Joy Formidable: Putting on Ritzy

CHRIS RIEMENSCHNEIDER , | Updated 4/4/2013

Welsh trio the Joy Formidable returns louder and stronger.

James Minchin

One of the most pleasantly noisy bands at South by Southwest two weeks ago in Austin, Texas, the Joy Formidable somehow found a quiet downtown wine bar to relax in and share a classy bottle of white before its last of six gigs in the music conference.

“Six?! I thought it was five,” singer/guitarist Ritzy Bryan said to drummer Matt Thomas, her voice rising along with her regal-sounding Welsh accent. “Where the hell did the fifth one go then?”

Bryan and her two male bandmates — whose fast-burning, bed-headed rock roar sonically parallels SXSW’s wild whir — actually scaled back this year compared with the nine sets they played at Austin’s mega-fest in 2011. That was the year the Joy Formidable arrived at SXSW with a modest buzz over its debut album and left as a must-see live act. ⊲

U.S. fans had plenty of chances to catch the Welsh trio after that. They spent a steady year and a half of touring, a rigorous ride that helped splinter the romantic relationship at the center of the band but only seemed to reinforce the musical foundation. Hence the title of the group’s new album, “Wolf’s Law,” named after the scientific theory that bones grow stronger in response to stress.

Primed to return to the road right after that last SXSW showcase — no hotel that night — the Joy Formidable makes its First Avenue debut as a headliner Wednesday, almost exactly two years since its sold-out, full-tilt local debut next door in 7th Street Entry.

“Minneapolis is one of those lovely cities where we like to get out and see the birds and trees, if we can,” said Thomas, and he wasn’t kidding. The band members are nature lovers who also expressed interest in Austin’s famous population of bats. Not so coincidentally, one of the tracks from their new album is titled “Bats,” one of the new highlights in their live set.

Offstage, Bryan is bubbly and thoughtful yet a wee bit crude with her jokes. Like when Thomas pointed out how tame the band’s road life can be by saying the most titillating part of his day was “having porridge on the bus this morning.”

“Yeah, but did you snort it again?” Ritzy cracked.

Onstage, Bryan is a burning ball of energy and the unequivocal focal point of the Joy Formidable. Her bleached-blond hair and manic approach to her Fender Jaguar guitar make her resemble a female Kurt Cobain. And like Nirvana, her trio is one of those little bands that sound way bigger than they look. They have a little unseen help in that department, though.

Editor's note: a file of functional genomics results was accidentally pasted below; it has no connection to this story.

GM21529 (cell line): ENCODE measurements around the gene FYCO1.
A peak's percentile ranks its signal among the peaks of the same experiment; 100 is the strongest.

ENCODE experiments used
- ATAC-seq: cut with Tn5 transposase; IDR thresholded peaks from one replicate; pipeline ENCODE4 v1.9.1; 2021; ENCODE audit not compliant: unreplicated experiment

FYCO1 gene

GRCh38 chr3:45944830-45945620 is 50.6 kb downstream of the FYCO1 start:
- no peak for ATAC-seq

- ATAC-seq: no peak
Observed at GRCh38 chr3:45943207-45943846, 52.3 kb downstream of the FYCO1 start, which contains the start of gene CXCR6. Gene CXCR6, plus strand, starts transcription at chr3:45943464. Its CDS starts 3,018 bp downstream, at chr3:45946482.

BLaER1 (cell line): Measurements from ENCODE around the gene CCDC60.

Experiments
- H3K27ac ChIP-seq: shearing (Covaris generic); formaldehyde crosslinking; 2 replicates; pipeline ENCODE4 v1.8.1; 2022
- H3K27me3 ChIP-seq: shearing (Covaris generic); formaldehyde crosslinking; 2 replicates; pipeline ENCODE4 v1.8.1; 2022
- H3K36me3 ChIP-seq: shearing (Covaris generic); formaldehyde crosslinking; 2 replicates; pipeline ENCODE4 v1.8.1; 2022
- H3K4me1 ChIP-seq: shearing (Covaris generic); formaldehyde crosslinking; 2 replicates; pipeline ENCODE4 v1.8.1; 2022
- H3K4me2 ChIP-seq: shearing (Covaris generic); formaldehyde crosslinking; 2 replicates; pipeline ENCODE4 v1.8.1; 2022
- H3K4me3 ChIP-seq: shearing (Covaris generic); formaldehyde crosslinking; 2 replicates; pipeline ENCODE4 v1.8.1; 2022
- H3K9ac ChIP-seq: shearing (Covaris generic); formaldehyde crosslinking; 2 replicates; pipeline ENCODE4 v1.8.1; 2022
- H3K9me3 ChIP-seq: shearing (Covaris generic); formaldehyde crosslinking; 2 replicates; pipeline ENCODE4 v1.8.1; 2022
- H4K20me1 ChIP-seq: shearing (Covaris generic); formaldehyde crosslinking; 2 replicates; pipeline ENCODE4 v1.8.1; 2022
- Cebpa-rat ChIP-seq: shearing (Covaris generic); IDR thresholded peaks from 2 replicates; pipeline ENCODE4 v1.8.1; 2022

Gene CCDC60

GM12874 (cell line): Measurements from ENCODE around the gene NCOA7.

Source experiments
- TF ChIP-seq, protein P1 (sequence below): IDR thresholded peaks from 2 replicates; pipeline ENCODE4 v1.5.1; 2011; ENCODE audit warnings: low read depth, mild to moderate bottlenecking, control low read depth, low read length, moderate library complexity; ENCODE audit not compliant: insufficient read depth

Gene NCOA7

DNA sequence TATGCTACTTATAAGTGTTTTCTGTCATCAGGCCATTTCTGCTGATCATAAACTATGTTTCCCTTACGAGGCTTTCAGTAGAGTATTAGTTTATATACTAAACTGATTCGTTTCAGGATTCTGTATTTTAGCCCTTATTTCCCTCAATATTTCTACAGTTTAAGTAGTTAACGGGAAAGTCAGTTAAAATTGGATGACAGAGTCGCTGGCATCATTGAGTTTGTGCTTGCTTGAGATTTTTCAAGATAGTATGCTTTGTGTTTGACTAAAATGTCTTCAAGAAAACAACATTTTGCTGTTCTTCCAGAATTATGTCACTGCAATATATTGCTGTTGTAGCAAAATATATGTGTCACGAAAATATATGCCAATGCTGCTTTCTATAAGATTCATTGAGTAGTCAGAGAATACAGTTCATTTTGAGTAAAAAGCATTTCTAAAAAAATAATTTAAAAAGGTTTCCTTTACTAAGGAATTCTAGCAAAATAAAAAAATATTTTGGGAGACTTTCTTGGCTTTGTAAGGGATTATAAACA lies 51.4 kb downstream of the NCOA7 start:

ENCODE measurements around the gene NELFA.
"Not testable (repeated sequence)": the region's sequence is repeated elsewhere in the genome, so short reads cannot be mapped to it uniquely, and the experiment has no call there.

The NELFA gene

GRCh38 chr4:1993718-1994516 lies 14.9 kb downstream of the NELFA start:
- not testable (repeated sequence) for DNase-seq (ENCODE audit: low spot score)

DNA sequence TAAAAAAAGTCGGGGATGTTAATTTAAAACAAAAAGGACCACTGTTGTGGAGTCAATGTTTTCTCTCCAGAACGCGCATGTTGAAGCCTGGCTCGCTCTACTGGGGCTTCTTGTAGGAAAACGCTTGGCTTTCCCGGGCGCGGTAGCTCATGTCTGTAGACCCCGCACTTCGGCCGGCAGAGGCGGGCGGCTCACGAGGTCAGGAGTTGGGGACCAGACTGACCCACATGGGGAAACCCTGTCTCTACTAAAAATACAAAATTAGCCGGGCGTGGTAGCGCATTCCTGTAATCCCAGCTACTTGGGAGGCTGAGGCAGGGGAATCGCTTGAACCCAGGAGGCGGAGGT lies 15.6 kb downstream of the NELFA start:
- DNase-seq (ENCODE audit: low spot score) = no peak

With the more ambitious sonic palette of the new album, the band is using more prerecorded loops onstage. Bassist Rhydian Dafydd, however, said those bits of augmentation are a better option than risking the trio’s obvious chemistry.

“The dynamic between the three of us is so good, it doesn’t feel right to have someone else come in,” Dafydd said. “As long as what we’re playing live is the featured sound in it all, having some loops and tracks is not that much of a big deal. We make big efforts to still have a lot of freedom in the show, too.”

The romantic connection in the band was between Dafydd and Bryan, childhood friends who had played in a couple of bands before starting the Joy Formidable in 2007. Seated opposite each other during the SXSW interview, the exes talked openly about not wanting to be ex-bandmates above all else.

“There’s a real solid friendship there, and there always was,” Dafydd said. “In a way, what happened has filtered everything down to what was most important in the first place, which was the music we create together.”

Said Bryan, “It’s funny: Some of the songs on the record feel like premonitions of the worst-case scenario, if our relationship ended. The anxiety of our relationship failing is on there.

“At the same time, it’s trying to celebrate our friendship, even more so now. The friendship and the songwriting partnership both involve a lot of deep respect, and that’s never faltered.”

“Let’s sit and talk and slow things down/Just be our old selves again finally,” Bryan sings in “The Ladder Is Ours,” the new album’s Belly-like opening track, and probably its most accessible. Save for “Silent Treatment,” a lush acoustic song, the rest of “Wolf’s Law” is loaded with heavier, more bombastic tracks — yes, even more roaring fare than the first album titled “The Big Roar” — including the Nirvana-esque throttler “Cholla” and the more atmospheric screecher “Tendons.”

Early enough in their 2013 tour cycle to still appear upbeat and sane, the Joy Formidable recounted how the heavy touring for the first album affected the songwriting this time around. They didn’t just write about the road, they actually wrote on the road.

“We had so many songs ready to go by the time we finally got back into the studio, including a lot of stuff that didn’t make the rec­ord,” Bryan said. “I always feel really inspired when we’re touring. It’s not a case of feeling forced to write something. Inspiration just comes to you there, and you sort of need that release, anyway.”

Despite all the strong new offerings, the big showpiece in the Joy Formidable’s live show remains “The Big Roar’s” aptly named breakthrough single “Whirring”— which the band stretches out and amps up onstage, in what really does come off as a release for the band. It’s one of those spine-buzzing concert thrills that make you wonder if the band is as fulfilled playing it night-to-night as audiences are hearing it.

“Yes, absolutely,” Dafydd confirmed. “We keep that one spontaneous, for ourselves as much as everyone else.”

Said Bryan, “We come off the stage a lot of times feeling bemused by what went down in that song. We discover new things a lot of times in the release of that adrenaline.”

It’s as good for them as it is for us, in other words.


With: Guards, Kitten.

When: 8 p.m. Wed.

Where: First Avenue.

Tickets: $18-$20.